Liberia 1989-1994 : a study of ethnic and spiritual violence

TitleLiberia 1989-1994 : a study of ethnic and spiritual violence
Publication TypeJournal Article
Year of Publication1995
AuthorsS.D.K. Ellis
Secondary TitleAfrican affairs : the journal of the Royal African Society
Pagination165 - 197
Date Published1995///
Publication Languageeng
Keywords1991, civil war, Liberia, peace, violence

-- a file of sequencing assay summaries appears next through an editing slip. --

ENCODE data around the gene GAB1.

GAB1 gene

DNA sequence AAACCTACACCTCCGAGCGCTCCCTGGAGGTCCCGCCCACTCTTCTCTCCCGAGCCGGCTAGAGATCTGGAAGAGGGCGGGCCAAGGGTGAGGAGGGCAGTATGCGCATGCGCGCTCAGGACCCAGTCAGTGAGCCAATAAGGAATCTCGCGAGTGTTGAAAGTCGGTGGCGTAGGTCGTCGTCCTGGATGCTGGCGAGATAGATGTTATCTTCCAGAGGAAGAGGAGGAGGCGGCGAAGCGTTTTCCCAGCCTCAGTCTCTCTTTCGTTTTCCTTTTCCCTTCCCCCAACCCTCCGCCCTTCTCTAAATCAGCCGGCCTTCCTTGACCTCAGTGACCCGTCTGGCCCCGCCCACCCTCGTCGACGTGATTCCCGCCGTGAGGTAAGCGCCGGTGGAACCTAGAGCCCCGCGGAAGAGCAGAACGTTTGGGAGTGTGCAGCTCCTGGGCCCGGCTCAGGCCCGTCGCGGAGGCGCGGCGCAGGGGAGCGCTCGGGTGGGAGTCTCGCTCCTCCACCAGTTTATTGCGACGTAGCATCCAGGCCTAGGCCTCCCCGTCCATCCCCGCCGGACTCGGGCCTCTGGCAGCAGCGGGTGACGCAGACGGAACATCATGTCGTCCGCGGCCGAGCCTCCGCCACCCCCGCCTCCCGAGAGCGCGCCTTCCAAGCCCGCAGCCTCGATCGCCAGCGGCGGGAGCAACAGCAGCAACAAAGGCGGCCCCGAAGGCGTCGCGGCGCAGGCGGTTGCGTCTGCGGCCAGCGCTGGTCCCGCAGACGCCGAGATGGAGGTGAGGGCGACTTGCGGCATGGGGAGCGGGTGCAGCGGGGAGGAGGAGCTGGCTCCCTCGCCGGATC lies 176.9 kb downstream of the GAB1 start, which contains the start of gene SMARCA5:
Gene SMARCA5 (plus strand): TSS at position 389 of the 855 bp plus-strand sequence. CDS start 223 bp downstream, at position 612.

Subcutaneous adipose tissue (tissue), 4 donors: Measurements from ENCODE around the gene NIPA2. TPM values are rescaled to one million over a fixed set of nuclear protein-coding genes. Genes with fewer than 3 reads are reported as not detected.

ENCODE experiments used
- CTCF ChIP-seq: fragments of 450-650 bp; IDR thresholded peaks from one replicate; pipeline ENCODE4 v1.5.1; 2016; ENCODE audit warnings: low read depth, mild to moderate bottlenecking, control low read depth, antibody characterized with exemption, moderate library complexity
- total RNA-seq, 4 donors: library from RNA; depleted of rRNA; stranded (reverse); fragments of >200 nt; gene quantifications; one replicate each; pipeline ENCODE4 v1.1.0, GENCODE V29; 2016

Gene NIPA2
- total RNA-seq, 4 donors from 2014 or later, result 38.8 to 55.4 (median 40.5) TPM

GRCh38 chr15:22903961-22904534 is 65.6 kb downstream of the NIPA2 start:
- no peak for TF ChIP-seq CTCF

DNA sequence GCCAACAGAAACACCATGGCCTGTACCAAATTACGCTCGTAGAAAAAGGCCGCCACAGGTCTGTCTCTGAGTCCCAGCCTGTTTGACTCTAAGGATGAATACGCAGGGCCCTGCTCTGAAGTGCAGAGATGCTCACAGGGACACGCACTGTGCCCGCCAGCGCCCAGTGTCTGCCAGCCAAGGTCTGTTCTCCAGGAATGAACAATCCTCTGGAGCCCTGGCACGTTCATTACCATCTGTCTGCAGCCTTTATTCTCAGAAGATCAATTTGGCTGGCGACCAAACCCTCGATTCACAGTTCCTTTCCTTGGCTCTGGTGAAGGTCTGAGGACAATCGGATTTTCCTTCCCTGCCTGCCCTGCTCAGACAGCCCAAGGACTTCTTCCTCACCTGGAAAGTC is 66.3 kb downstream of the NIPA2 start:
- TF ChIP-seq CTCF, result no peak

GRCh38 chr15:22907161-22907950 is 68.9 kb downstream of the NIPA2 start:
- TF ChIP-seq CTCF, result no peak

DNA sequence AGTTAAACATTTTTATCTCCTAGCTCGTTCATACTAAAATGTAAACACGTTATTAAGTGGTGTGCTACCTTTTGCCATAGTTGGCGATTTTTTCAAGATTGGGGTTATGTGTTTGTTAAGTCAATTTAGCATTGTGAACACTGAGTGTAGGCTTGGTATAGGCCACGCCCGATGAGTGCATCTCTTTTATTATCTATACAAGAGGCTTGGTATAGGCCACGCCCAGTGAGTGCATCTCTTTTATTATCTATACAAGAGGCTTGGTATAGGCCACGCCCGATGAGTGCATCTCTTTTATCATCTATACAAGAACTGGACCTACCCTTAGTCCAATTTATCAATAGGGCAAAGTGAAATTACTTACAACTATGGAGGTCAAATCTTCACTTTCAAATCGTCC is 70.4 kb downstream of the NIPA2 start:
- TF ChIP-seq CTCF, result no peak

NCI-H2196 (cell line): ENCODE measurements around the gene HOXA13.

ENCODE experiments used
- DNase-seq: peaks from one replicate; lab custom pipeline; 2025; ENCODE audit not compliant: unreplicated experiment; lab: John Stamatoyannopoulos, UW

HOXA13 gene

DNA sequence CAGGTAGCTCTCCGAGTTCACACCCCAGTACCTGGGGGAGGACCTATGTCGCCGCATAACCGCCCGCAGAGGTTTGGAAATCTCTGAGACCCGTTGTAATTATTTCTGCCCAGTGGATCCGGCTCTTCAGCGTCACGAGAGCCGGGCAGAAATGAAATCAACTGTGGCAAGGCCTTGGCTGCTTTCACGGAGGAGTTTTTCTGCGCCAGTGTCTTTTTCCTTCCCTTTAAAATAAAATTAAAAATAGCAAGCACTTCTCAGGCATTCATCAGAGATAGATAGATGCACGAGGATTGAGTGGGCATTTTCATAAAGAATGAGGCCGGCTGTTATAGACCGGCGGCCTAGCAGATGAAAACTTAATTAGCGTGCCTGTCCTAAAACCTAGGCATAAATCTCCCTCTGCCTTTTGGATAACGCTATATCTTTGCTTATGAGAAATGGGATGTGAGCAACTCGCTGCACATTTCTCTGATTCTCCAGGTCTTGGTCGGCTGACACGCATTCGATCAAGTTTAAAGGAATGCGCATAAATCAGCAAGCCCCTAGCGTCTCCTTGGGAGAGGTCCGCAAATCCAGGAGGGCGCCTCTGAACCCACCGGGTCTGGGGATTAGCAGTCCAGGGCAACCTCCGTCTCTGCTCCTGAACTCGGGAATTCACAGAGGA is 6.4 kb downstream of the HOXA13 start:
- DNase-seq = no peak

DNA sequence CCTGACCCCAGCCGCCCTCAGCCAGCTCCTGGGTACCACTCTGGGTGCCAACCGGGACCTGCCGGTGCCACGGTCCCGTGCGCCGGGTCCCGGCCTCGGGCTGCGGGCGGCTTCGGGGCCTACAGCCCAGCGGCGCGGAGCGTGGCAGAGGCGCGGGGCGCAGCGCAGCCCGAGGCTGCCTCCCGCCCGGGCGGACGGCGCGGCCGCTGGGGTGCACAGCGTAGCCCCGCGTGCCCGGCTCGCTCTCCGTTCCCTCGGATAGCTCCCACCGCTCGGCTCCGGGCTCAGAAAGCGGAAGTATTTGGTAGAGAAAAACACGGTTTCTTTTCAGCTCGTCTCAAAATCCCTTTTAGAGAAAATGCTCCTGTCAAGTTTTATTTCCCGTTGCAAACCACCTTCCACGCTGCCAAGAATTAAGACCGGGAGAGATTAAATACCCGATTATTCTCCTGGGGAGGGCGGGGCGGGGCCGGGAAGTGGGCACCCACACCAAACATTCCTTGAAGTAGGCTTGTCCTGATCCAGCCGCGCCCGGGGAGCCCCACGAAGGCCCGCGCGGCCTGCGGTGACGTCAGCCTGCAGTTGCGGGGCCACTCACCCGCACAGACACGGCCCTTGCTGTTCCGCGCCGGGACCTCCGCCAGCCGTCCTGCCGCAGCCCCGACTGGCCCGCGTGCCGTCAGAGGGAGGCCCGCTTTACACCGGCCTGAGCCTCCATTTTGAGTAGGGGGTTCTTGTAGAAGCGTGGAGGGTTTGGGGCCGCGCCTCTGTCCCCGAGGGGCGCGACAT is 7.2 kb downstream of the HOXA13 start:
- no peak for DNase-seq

This article deals with the civil war which broke out in Liberia on 24 December 1989, when 100 or more fighters claiming allegiance to the National Patriotic Front of Liberia (NPFL), led by Charles Taylor, advanced over the border from Côte d'Ivoire to attack the town of Butuo in Nimba County. The article examines how Liberia descended into conflict and why it took such violent form. It surveys the political and military events that took place since the NPFL invasion, paying attention to the collapse of the government, the arrival of the Ecomog intervention force in Monrovia in August 1990, the murder of President Doe by Prince Johnson's Independent National Patriotic Front of Liberia (INPFL), the role of Ulimo (United Liberation Movement for Democracy), an organization formed in 1991 by Liberians who had taken refuge in Sierra Leone, the emergence of warlords, the progress of negotiations and developments following the Cotonou Peace Accord of July 1993. It suggests that the causes of the war are not only political, but may also be explained in religious or spiritual terms. Much of the information in the article was acquired during a field trip to Liberia in July 1994. Notes, ref

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